Phase Change Materials (PCM) or latent heat storage materials use a physical effect to store large amounts of energy as heat or cold with nearly no loss and release them again later. When PCM are heated and reach their melting temperature, the temperature stays nearly constant until the melting process is completed. The temperature only rises again afterwards.
The best-known example is water which has its phase transition from solid to liquid state at 0°C and has been used as cold storage in the form of ice and snow to keep food cool for centuries. Melting 1 kg of ice requires the same amount of energy as heating the water up from 0°C to 80°C afterwards. PCM are of particular interest for a number of applications because of their high storage capacity and the extremely low losses compared to other storage technologies.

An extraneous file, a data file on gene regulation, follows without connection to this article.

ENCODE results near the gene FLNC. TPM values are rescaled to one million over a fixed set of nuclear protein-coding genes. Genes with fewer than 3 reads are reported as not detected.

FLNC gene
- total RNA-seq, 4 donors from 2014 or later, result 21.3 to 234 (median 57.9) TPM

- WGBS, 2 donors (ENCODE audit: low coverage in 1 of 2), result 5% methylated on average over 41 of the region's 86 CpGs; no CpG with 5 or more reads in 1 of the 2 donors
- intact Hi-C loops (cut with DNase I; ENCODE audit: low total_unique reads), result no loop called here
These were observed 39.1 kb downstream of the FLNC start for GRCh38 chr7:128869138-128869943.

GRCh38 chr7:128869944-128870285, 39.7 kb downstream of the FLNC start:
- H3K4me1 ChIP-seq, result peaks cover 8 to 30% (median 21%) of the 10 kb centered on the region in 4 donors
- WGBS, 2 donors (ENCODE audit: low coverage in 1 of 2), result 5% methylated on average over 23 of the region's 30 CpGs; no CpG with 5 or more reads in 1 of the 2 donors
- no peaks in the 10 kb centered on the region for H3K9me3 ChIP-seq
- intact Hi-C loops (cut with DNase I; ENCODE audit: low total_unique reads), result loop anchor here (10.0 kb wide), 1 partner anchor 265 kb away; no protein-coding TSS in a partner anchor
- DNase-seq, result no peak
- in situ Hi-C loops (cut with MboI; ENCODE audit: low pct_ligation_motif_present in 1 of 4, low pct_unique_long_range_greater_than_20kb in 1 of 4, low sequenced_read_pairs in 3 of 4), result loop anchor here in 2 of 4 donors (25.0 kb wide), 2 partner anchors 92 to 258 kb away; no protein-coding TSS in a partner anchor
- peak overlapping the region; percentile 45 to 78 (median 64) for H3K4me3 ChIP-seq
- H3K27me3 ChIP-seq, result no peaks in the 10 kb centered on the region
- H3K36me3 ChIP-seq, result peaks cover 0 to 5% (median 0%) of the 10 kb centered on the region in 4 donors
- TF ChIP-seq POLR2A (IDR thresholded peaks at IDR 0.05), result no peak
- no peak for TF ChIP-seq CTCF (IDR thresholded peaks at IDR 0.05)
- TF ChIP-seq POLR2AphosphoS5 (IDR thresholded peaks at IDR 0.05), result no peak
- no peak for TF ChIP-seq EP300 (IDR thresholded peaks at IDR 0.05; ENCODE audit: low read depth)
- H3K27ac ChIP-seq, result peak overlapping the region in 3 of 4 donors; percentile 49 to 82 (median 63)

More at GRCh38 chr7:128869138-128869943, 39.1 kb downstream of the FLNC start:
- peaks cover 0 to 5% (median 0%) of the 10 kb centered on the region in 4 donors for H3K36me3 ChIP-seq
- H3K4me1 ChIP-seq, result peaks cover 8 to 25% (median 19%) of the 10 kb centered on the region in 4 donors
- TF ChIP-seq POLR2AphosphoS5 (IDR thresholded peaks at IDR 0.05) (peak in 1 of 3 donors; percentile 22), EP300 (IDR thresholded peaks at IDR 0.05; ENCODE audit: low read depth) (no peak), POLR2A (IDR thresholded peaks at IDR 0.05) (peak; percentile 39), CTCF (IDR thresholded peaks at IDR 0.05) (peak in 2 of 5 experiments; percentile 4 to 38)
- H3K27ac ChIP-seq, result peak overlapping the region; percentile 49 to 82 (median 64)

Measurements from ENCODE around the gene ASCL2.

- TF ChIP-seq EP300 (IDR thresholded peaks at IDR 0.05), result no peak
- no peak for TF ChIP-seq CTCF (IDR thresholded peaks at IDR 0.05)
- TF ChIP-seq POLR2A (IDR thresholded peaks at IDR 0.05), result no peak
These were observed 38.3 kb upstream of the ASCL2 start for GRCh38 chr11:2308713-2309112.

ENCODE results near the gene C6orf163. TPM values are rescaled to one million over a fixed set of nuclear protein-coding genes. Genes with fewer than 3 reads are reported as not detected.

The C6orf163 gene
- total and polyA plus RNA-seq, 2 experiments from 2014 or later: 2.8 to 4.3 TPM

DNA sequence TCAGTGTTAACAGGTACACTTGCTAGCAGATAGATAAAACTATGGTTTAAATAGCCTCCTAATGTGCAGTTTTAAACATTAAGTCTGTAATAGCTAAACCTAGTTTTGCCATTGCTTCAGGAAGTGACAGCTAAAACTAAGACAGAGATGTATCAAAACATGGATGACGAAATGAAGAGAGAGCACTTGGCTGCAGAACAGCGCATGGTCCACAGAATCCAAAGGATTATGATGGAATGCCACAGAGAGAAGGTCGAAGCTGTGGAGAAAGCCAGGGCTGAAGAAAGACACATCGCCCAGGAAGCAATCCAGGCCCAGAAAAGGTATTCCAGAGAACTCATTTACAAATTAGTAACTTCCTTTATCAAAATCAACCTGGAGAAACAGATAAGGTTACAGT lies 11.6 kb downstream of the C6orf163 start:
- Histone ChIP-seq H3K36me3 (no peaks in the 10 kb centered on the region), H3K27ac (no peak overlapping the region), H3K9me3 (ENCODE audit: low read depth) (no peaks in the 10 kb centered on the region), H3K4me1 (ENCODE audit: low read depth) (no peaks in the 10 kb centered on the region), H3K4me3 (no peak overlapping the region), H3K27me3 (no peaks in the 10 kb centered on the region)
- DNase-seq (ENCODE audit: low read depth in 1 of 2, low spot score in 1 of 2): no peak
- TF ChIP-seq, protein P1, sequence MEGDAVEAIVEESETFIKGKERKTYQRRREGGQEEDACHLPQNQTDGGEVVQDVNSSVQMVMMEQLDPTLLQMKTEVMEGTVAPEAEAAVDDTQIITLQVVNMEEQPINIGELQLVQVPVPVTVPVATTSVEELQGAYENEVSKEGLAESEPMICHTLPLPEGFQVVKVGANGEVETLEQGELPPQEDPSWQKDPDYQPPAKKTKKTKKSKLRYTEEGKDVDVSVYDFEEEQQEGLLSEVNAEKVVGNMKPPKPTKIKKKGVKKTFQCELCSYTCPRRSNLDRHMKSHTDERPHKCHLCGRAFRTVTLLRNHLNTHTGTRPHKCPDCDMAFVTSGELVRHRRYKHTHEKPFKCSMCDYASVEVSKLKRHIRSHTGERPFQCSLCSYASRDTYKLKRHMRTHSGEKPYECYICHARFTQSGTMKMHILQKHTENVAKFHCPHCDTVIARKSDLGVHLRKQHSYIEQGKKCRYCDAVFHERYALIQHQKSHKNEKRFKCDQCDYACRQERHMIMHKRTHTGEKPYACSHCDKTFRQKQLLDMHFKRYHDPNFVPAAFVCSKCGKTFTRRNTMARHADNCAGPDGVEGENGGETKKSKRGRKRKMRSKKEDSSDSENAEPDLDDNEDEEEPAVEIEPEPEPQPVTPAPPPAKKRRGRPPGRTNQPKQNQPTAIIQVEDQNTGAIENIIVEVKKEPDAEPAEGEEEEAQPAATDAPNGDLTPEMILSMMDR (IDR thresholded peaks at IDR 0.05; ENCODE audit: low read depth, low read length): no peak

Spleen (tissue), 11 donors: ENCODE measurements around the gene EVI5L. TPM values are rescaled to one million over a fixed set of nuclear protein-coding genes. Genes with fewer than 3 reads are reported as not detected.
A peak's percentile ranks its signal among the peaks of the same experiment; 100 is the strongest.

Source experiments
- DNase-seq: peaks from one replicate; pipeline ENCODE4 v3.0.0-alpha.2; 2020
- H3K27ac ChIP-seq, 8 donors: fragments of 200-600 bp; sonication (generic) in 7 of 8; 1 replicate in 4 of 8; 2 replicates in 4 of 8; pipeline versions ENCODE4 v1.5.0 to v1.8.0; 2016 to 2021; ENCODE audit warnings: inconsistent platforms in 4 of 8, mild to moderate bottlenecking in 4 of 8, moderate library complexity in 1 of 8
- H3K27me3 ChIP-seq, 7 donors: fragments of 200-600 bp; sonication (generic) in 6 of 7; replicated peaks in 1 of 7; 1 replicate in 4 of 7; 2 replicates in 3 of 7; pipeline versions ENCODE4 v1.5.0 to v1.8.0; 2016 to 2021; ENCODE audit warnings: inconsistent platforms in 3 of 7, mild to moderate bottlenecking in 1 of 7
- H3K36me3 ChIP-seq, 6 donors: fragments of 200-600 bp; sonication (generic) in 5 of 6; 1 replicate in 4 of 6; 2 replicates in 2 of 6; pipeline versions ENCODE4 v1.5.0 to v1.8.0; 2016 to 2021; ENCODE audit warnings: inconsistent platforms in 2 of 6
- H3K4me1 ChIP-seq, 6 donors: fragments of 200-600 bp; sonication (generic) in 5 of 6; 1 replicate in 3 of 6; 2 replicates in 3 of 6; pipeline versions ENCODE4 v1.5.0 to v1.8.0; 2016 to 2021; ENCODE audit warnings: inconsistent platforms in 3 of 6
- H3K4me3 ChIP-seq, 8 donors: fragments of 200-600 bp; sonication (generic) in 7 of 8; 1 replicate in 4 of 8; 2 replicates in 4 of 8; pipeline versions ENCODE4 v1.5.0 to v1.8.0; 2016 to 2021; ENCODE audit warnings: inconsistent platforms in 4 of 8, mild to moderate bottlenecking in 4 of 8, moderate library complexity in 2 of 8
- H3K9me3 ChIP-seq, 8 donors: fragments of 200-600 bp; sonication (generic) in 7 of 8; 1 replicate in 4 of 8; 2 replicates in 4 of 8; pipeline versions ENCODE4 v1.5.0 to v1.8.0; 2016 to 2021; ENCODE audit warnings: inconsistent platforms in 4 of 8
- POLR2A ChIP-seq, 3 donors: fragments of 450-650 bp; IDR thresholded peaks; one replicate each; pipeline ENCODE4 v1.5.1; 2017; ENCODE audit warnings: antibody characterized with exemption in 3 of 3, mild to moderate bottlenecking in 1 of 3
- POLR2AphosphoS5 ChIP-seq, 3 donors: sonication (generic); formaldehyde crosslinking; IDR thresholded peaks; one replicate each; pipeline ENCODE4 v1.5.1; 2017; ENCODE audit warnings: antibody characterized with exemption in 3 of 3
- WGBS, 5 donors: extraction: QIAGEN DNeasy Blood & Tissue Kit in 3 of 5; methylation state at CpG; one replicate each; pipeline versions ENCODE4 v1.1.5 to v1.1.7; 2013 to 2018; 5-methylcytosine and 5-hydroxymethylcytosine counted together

There is a huge spectrum of different PCM today, so that almost all temperature ranges can be covered and storing heat or cold, stabilising the temperature or increasing the comfort is also interesting from an economic perspective.
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